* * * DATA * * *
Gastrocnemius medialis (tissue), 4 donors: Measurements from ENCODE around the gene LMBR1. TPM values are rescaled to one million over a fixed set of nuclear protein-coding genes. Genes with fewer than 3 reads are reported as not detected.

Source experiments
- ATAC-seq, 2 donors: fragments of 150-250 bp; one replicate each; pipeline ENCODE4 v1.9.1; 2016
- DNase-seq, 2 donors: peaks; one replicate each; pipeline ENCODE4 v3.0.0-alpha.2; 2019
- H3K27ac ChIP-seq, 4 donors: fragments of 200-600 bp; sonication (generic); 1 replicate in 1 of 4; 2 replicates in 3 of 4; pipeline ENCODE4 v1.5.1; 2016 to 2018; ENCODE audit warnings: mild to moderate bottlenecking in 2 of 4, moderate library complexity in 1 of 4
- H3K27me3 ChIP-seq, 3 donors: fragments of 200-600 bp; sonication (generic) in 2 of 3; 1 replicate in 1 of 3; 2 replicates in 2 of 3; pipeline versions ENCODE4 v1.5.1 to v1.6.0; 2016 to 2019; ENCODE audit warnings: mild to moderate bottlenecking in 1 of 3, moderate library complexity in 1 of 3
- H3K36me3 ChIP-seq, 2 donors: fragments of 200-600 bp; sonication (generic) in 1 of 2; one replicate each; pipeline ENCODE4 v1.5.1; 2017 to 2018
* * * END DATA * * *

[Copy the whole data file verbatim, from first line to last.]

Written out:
Gastrocnemius medialis (tissue), 4 donors: Measurements from ENCODE around the gene LMBR1. TPM values are rescaled to one million over a fixed set of nuclear protein-coding genes. Genes with fewer than 3 reads are reported as not detected.

Source experiments
- ATAC-seq, 2 donors: fragments of 150-250 bp; one replicate each; pipeline ENCODE4 v1.9.1; 2016
- DNase-seq, 2 donors: peaks; one replicate each; pipeline ENCODE4 v3.0.0-alpha.2; 2019
- H3K27ac ChIP-seq, 4 donors: fragments of 200-600 bp; sonication (generic); 1 replicate in 1 of 4; 2 replicates in 3 of 4; pipeline ENCODE4 v1.5.1; 2016 to 2018; ENCODE audit warnings: mild to moderate bottlenecking in 2 of 4, moderate library complexity in 1 of 4
- H3K27me3 ChIP-seq, 3 donors: fragments of 200-600 bp; sonication (generic) in 2 of 3; 1 replicate in 1 of 3; 2 replicates in 2 of 3; pipeline versions ENCODE4 v1.5.1 to v1.6.0; 2016 to 2019; ENCODE audit warnings: mild to moderate bottlenecking in 1 of 3, moderate library complexity in 1 of 3
- H3K36me3 ChIP-seq, 2 donors: fragments of 200-600 bp; sonication (generic) in 1 of 2; one replicate each; pipeline ENCODE4 v1.5.1; 2017 to 2018